I've never been to a hackathon. To be honest, I've never experienced anything quite like it. I couldn't believe that some of the participants hadn't slept in 36 hours because they were still all furiously typing away, smiling and laughing with each other!
But why would any of these young coders, developers, and entrepreneurs care to be interested in Traklight or intellectual property (IP)?
Because they were creating new ideas, and those ideas are their intellectual property. As entrepreneurs and potential startup businesses, IP is their most valuable asset and increases their competitive advantage as well as their business valuation (if they decide to turn their idea into a business).
Traklight decided to become involved with and sponsor Hacks4Humanity—a hackathon with a mission "to offer a unique opportunity to inspire innovators to change the world and build technology in service of humanity"—so that we could continue to help businesses (and in this case, specifically entrepreneurs) understand intellectual property and the importance of identifying, managing, and protecting that IP.
Many of the participants were younger (high school and college age), but there were a couple of professionals in the mix as well—a very eclectic group. We wanted to get each participant thinking of protecting their ideas, especially if it was an idea that might develop into a business.
After the event, one of the winning groups approached me, asking to learn more about Traklight and how to protect their newly created IP. I wanted to touch on a few key points they made and how they helped me understand the significance of Traklight to young entrepreneurs just starting out:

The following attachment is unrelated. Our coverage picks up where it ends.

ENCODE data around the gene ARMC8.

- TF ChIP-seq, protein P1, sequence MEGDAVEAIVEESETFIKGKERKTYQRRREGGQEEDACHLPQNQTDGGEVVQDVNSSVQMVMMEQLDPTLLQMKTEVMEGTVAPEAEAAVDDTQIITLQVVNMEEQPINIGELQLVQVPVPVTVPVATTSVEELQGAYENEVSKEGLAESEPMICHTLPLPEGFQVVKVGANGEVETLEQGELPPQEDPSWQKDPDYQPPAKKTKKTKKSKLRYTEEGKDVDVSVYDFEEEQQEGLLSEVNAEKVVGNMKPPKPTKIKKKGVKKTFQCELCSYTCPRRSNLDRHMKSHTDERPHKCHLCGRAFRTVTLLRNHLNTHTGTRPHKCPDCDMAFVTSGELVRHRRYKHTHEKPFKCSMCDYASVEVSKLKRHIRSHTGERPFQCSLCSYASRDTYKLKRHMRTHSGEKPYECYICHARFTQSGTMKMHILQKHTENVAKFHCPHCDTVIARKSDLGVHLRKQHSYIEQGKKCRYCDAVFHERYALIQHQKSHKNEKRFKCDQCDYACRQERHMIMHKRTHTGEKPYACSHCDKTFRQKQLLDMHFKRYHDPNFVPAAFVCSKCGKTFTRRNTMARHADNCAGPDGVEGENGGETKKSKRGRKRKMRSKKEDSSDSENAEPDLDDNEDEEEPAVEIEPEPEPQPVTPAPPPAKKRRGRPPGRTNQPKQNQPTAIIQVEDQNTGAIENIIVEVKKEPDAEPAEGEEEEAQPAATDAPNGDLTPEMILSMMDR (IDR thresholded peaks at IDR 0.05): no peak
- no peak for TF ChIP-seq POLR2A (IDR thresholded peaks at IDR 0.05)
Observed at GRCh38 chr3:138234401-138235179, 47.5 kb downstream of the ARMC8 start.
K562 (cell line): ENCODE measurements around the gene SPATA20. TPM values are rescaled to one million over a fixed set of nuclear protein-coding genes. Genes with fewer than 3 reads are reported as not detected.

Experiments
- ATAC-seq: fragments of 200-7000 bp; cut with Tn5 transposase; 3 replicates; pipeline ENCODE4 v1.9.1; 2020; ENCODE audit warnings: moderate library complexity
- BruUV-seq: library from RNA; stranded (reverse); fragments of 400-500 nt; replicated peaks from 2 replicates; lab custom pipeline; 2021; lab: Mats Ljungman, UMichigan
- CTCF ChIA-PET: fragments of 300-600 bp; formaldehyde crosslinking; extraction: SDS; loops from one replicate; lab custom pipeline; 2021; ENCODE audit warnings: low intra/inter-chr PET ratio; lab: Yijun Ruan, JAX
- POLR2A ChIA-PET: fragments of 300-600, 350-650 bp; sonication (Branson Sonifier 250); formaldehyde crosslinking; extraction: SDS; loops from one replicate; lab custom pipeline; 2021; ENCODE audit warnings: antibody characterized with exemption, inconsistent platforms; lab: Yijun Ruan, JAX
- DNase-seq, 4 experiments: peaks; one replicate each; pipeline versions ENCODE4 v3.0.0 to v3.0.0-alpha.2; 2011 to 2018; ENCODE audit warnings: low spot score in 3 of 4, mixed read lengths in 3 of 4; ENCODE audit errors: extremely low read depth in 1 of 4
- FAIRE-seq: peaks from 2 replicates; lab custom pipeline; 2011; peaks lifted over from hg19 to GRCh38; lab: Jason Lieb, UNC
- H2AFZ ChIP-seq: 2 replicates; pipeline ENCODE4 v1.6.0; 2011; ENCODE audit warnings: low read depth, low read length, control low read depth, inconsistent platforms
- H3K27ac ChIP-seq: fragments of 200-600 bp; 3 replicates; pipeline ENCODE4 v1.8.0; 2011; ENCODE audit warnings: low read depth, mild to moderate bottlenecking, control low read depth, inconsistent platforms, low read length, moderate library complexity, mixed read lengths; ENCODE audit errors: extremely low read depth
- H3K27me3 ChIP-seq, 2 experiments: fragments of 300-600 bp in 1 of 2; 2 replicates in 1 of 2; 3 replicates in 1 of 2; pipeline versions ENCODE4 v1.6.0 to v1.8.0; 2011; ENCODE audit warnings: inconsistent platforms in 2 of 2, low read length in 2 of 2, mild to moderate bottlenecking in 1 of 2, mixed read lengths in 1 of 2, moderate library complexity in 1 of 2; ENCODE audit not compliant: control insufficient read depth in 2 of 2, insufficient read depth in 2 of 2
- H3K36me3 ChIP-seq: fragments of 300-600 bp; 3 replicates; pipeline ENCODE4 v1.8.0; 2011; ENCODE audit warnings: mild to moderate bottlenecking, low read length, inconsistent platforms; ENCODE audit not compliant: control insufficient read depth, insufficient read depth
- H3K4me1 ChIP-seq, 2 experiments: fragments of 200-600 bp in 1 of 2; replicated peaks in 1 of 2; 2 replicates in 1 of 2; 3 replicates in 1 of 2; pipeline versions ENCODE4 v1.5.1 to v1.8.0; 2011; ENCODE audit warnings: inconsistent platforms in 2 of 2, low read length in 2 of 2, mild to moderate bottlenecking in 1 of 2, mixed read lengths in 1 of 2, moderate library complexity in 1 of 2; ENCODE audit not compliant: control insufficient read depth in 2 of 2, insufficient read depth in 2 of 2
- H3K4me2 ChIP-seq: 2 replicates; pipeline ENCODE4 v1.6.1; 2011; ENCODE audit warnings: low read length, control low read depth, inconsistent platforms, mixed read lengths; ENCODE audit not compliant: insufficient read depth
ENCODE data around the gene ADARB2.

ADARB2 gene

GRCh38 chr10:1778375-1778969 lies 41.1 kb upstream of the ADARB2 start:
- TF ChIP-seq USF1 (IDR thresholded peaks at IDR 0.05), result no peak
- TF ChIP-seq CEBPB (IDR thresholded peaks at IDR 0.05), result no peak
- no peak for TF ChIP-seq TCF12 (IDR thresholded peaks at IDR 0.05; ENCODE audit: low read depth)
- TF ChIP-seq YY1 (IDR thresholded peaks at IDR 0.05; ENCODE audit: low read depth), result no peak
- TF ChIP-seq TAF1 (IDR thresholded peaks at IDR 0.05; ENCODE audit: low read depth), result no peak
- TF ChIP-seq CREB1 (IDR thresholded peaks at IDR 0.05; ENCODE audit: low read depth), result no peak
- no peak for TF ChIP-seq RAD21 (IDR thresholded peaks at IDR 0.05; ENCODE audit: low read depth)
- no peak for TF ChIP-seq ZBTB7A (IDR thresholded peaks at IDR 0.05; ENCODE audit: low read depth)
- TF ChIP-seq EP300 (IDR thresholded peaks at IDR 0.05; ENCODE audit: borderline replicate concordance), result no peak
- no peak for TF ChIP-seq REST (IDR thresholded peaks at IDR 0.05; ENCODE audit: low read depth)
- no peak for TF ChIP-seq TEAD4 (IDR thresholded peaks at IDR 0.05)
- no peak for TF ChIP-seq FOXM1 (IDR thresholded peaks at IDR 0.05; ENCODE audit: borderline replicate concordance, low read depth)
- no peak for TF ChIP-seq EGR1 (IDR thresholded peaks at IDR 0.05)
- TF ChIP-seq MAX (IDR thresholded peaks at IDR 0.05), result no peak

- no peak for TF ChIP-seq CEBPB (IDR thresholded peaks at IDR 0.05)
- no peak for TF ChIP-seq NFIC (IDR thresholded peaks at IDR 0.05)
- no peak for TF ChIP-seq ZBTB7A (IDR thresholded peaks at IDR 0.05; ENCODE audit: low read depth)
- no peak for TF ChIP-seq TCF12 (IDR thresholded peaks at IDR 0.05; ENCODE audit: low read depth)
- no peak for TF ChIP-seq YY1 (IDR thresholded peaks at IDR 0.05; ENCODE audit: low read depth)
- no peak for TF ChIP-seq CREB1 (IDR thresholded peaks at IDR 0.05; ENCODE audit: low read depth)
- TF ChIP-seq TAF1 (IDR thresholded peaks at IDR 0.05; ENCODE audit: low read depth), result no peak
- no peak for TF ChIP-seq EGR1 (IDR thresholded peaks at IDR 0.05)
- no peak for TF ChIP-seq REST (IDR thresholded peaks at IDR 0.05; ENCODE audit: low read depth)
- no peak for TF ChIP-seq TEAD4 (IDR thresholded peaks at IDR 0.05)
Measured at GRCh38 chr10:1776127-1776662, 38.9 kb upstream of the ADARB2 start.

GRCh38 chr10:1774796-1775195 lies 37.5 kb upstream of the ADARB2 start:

Q: "I have another project I'm working on, can I use the same ID your IP® for more than one project?"
A: No. The series of questions ID your IP asks allows you to add multiple IP ideas/creations to one section (whether that's patents, trademarks, copyrights, or trade secrets), but each of those pertains to the same overall project. If you have an idea that is completely separate from that, then you'll want to complete a different ID your IP. That way, when you've completed the questionnaire, you will have individual reports of all the IP you have from each of the projects you've been working on.
Q: "Will my reports from ID your IP help me figure out how to protect my IP? I don't even know where to start!"
A: Yes and no. The IP Strategy report will give you a very thorough set of next steps to take based on the IP you reported on the questionnaire. However, Traklight does not help you protect your IP with the US Patent and Trademark Office (USPTO), but we do have some fantastic, hand-picked resources on our website to help you through that process.
Q: "After I've completed my ID your IP, will I get to meet with a Traklight representative to discuss my intellectual property? My reports?"
A: No. Traklight does not offer in-person reviews of your information. This is a discussion you may want to have with your lawyer. After you've completed ID your IP, you'll have a great foundation to facilitate a more guided discussion with your attorney rather than going in to speak with them blindly. Additionally, it may benefit you to utilize our IP Vault®, Traklight's time-stamped file storage system, to securely share your sensitive IP and business documents with investors, trusted professionals, and colleagues.
Chris Platt, Traklight's Developer, also attended the Hacks4Humanity event on the first day as a mentor for each of the groups and mentioned that he enjoyed how all the groups were branching out. Project Humanities at ASU helped organize the event, and part of their core values push "talking, listening, and connecting," and each group truly encompassed these qualities. Chris told me he really felt that this was a community-building event and was impressed that, although all of the hackers' ideas were focused on the same seven concepts (forgiveness, respect, kindness, integrity, empathy, self-reflection, and compassion), each of their ideas remained very, very unique.
One in three companies do not have proper ownership rights for their own intellectual property based on mistakes made at the start. We hope that each of the participants will realize the importance of having an IP strategy.
Do you have the next multi-million dollar idea? Are you at risk of losing that idea?